Cancer rates accumulating over generations

Cancer rates accumulating over generations

Jack Baker, ECU Reporter

New research from the University of Adelaide has suggested that the higher rates of cancer seen in developed countries are a result of relaxed natural selection.

After cardiovascular diseases, cancer has become the second highest cause of death worldwide. While tobacco smoking, diet and pollution associated with increased urbanisation have all had an effect on growing cancer rates, our own success in treating cancer may be having its own impact.

Co-author of the paper and a comparative anatomy and human evolution expert at the University of Adelaide’s medical school, Professor Maciej Henneberg, said in a media release from the university that modern medicine has allowed the human species to survive much longer than would otherwise be expected naturally.

“Besides the obvious benefits that modern medicine gives, it also brings with it an unexpected side-effect: allowing genetic material to be passed from one generation to the next that predisposes people to have poor health, such as type 1 diabetes or cancer.

“Because of the quality of our healthcare in western society, we have almost removed natural selection as the ‘janitor of the gene pool’.

“Unfortunately, the accumulation of genetic mutations over time and across multiple generations is like a delayed death sentence,” he said.

The study compared the countries that have the highest and lowest opportunities to survive cancer. Wenpeng You, Co-author and PhD student at the University of Adelaide, said in the release that determining these countries took mortality and fertility rates into account (a hallmark of more developed countries), in addition to socioeconomic status, urbanisation and quality of medical services.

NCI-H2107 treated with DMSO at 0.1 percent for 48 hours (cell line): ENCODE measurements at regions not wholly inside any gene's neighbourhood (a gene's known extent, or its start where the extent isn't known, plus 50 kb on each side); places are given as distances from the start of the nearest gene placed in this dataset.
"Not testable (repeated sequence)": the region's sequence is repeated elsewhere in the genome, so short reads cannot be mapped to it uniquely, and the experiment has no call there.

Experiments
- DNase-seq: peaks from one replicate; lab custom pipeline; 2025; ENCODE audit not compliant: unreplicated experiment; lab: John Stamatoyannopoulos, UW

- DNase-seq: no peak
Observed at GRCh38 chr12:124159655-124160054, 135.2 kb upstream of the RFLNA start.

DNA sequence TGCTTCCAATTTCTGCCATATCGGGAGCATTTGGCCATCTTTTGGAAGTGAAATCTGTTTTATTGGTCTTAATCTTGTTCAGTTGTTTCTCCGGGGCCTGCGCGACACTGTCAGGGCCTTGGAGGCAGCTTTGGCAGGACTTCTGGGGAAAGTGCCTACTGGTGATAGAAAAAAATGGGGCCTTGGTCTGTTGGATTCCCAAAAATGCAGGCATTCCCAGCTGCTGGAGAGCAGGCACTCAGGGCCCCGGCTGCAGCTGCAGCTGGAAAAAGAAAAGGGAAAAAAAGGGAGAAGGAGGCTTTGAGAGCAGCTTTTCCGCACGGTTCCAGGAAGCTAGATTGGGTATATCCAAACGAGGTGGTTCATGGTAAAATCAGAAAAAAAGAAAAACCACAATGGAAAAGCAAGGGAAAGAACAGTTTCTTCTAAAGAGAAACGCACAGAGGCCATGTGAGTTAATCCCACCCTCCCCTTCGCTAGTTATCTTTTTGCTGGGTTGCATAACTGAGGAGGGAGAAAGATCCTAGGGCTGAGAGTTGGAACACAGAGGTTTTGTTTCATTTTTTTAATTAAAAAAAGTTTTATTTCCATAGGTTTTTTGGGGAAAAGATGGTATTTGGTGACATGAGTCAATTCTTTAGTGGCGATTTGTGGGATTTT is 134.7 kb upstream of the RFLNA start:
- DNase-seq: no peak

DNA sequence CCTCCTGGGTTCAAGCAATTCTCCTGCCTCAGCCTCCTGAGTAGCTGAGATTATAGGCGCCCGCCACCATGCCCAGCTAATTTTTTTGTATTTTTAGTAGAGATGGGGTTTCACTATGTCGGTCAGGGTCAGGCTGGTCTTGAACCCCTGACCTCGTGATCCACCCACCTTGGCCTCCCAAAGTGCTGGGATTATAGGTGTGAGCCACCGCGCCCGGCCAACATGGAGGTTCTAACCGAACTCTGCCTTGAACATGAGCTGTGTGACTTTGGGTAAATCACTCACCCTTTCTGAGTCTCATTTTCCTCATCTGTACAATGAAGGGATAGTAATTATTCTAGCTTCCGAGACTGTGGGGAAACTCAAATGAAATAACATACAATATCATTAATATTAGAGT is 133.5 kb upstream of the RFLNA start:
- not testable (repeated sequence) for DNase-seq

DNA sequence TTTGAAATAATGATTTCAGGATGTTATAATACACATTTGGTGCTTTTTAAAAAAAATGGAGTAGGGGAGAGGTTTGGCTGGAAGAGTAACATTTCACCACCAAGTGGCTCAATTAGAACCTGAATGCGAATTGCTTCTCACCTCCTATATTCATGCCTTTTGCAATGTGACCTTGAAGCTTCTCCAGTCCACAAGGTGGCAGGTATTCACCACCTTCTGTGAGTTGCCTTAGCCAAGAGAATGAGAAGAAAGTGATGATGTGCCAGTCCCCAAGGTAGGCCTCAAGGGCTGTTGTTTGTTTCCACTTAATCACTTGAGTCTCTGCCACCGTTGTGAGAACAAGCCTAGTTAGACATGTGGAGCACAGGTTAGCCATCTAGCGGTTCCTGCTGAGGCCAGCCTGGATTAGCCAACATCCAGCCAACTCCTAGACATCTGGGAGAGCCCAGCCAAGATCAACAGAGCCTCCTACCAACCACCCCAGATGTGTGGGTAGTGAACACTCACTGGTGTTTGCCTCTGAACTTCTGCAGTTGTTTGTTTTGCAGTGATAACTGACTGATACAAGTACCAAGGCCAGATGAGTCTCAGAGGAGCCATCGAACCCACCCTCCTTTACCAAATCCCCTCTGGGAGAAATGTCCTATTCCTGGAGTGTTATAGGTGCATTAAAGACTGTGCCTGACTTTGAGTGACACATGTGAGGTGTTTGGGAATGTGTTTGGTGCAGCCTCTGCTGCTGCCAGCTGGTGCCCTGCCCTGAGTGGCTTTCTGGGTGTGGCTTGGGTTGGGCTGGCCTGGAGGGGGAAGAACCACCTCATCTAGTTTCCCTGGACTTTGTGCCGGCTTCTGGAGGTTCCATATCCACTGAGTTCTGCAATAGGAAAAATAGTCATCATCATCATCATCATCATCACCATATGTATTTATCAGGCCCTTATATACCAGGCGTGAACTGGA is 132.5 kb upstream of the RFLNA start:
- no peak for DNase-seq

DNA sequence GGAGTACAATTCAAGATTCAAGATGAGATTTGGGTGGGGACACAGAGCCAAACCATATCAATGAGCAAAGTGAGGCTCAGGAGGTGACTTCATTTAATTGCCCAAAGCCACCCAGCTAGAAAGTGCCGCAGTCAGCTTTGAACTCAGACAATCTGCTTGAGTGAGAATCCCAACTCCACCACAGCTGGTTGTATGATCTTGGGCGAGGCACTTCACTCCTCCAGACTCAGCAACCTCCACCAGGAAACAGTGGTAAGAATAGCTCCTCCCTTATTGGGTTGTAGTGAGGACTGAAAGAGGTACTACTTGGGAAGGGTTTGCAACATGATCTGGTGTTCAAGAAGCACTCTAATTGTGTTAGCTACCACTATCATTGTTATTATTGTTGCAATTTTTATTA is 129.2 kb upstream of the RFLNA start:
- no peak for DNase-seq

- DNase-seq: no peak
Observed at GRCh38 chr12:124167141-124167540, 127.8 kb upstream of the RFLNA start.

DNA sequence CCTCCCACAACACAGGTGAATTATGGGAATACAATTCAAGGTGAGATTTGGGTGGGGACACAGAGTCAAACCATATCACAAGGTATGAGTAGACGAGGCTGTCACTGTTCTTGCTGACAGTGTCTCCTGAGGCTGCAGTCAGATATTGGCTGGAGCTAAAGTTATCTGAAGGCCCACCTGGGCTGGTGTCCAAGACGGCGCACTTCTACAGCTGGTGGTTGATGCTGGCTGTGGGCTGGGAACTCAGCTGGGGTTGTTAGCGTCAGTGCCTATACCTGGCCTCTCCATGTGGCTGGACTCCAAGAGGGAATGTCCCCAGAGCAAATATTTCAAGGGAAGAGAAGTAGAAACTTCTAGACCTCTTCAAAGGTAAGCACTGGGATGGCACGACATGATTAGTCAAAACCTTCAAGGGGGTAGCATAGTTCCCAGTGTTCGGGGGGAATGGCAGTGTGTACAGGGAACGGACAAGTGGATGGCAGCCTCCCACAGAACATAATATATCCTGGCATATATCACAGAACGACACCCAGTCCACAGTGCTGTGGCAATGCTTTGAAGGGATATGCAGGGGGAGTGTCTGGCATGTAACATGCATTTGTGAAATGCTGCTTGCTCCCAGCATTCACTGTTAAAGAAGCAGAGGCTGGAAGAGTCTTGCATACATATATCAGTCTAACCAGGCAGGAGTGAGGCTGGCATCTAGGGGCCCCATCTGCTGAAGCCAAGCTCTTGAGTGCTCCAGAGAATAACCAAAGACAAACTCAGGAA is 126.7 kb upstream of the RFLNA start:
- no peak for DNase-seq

“Countries with low mortality rates may allow more people with cancer genetic background to reproduce and pass cancer genes/mutations to the next generation.

“Meanwhile, low fertility rates in these countries may not be able to have diverse biological variations to provide the opportunity for selecting a naturally fit population, for example, people without or with less cancer genetic background.

“Low mortality rate and low fertility rate in the ‘better’ world may have formed a self-reinforcing cycle which has accumulated cancer genetic background at a greater rate than previously thought,” Mr You said.

This is not to say that life is necessarily better in a less-developed country, if you’re trying to avoid cancer.

A 2015 study in the Cancer Epidemeology Biomarkers & Prevention journal found that while high-income countries continue to have the highest incidence rates of cancer, the mortality rates have either declined or are plateauing due to greater knowledge of risk factors and early detection, while low and middle-income countries have seen rates increasing for certain cancers due to increases in smoking, excess body weight, and physical inactivity.

But don’t sit around and blame your forebears if something happens. A study published in the Nutrients┬ájournal found the majority of cancers found around the world are caused by the behaviours that we already know to be bad for us: smoking, eating meat and drinking alcohol.

For information and support on cancer call Cancer Council Australia on 13 11 20.